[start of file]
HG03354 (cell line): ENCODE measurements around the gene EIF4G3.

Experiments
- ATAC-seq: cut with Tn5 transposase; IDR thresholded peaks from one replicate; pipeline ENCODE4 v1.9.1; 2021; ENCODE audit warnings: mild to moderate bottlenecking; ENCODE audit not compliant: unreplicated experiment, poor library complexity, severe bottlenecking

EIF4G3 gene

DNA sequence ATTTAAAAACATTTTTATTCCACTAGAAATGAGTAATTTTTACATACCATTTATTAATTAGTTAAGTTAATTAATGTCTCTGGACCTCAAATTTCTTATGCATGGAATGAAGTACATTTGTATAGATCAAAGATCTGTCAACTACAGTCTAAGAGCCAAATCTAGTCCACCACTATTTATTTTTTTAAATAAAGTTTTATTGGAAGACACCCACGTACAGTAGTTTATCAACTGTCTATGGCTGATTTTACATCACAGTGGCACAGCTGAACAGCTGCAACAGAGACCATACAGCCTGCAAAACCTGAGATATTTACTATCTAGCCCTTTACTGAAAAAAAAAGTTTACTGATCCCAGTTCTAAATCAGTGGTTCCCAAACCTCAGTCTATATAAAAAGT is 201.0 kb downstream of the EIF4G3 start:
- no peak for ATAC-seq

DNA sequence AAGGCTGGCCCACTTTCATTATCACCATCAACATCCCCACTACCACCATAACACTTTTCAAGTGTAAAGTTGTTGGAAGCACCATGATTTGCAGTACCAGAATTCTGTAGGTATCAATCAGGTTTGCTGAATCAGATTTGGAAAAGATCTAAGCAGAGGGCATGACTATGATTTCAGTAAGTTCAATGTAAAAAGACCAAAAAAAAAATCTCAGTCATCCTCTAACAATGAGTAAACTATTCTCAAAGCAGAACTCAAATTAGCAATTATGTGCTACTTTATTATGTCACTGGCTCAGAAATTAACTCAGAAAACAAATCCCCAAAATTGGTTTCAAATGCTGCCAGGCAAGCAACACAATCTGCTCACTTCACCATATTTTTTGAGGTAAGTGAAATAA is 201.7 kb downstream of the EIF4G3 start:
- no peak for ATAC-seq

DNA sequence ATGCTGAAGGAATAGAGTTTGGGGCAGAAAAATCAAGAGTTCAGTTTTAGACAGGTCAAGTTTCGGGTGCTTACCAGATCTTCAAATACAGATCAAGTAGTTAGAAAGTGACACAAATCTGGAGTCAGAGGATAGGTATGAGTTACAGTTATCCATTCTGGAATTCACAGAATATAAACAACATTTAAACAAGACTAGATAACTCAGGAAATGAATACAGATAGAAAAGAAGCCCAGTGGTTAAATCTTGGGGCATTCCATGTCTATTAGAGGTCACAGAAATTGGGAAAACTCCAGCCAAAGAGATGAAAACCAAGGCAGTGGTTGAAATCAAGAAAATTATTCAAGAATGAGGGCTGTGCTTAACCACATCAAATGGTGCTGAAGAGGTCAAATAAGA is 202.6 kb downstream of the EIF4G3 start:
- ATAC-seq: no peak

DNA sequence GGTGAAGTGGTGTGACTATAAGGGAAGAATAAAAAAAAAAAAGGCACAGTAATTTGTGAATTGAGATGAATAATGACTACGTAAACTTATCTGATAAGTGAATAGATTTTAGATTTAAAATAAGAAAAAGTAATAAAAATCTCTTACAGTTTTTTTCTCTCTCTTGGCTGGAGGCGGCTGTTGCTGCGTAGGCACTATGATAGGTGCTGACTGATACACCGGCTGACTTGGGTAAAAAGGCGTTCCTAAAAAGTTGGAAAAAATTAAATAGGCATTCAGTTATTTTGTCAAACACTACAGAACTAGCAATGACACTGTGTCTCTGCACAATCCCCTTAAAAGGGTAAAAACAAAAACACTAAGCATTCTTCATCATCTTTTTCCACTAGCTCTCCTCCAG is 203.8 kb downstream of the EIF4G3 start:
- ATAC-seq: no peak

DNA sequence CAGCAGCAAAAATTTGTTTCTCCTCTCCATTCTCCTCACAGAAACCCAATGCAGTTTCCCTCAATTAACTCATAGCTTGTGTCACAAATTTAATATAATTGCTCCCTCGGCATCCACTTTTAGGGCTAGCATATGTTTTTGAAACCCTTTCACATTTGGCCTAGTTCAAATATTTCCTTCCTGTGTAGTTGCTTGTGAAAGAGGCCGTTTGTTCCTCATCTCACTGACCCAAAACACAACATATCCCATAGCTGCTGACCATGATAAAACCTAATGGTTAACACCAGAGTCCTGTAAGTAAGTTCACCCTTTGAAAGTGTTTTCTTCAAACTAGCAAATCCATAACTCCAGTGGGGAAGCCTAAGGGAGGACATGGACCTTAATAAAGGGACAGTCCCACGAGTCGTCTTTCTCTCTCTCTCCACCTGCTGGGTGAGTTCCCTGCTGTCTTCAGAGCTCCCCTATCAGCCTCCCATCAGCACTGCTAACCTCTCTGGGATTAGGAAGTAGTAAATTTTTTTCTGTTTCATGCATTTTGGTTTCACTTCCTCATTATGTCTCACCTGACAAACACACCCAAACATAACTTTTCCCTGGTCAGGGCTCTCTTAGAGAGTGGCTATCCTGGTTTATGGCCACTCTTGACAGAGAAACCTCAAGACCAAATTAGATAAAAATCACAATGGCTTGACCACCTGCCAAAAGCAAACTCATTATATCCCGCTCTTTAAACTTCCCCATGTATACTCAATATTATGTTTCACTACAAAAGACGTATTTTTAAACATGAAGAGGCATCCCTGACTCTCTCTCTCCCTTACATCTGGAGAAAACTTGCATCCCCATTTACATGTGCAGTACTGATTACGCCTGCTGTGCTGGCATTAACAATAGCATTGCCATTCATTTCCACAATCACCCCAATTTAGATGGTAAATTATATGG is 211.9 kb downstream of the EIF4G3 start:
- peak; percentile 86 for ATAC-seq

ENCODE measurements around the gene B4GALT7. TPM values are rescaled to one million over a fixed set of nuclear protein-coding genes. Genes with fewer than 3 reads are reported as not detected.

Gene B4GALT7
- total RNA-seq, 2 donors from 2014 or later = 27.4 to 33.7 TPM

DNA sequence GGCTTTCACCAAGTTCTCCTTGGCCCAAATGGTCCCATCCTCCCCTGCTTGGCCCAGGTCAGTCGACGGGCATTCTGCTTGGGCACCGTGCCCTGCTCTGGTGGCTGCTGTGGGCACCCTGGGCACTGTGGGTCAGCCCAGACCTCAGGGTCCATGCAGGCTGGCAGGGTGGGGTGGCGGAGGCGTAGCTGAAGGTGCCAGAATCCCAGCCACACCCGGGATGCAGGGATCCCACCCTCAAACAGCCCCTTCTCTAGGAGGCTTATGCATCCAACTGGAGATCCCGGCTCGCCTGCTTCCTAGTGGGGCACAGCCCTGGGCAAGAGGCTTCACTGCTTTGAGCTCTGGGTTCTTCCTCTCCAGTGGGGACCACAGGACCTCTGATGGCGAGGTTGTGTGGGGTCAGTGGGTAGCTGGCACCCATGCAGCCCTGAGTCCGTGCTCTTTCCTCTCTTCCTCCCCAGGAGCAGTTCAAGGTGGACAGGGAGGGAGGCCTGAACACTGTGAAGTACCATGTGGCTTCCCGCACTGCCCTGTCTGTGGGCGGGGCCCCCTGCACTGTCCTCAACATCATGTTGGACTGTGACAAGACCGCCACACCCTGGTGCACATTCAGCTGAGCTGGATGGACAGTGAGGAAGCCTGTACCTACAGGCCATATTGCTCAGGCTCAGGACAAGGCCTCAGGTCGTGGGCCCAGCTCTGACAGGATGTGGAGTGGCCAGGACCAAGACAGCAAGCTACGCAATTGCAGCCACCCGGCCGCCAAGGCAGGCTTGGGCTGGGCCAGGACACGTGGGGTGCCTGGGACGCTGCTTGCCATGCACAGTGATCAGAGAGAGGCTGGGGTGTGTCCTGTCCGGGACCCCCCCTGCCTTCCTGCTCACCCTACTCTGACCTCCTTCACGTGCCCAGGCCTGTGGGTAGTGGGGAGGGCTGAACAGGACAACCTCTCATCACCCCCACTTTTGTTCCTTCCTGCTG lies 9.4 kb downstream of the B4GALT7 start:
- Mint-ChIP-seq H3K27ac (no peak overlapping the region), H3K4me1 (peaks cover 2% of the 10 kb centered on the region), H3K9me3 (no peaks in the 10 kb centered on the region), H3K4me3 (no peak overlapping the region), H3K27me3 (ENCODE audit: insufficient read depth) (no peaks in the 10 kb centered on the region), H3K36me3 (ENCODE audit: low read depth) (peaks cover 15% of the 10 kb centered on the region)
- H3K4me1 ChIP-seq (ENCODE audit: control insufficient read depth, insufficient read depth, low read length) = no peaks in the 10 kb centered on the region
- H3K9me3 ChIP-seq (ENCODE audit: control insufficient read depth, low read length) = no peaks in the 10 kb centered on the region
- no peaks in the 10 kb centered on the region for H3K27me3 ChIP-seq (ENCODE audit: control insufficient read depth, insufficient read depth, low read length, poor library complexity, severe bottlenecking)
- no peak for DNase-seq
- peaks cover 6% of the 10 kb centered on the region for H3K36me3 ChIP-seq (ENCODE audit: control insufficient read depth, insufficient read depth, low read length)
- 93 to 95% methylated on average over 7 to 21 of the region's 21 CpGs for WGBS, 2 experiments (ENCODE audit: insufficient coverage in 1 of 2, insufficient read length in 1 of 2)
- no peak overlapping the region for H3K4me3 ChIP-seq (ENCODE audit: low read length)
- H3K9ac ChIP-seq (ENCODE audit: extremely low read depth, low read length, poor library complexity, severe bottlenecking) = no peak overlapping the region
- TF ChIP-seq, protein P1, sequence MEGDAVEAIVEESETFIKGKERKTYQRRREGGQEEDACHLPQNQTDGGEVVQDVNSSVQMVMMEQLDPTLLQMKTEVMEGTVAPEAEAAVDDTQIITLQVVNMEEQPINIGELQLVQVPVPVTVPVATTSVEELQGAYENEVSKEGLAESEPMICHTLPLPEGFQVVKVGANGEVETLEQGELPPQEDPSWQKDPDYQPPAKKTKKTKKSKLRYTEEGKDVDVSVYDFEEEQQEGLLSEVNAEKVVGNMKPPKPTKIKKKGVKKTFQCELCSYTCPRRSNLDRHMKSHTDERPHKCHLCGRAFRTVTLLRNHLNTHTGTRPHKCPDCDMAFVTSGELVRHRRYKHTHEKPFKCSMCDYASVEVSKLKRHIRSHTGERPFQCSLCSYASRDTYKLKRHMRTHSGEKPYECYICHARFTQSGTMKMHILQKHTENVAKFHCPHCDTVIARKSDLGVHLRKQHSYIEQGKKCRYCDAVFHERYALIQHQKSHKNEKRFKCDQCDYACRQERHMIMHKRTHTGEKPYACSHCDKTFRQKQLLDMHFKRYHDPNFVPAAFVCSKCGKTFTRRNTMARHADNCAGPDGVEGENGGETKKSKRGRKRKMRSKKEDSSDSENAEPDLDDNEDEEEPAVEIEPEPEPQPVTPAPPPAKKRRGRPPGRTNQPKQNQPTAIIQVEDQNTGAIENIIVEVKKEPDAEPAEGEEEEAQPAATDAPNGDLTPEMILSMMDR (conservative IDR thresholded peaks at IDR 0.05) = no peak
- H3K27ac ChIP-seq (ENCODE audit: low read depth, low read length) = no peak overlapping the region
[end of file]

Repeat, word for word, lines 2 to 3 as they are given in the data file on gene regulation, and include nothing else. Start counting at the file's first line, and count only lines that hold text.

Experiments
- ATAC-seq: cut with Tn5 transposase; IDR thresholded peaks from one replicate; pipeline ENCODE4 v1.9.1; 2021; ENCODE audit warnings: mild to moderate bottlenecking; ENCODE audit not compliant: unreplicated experiment, poor library complexity, severe bottlenecking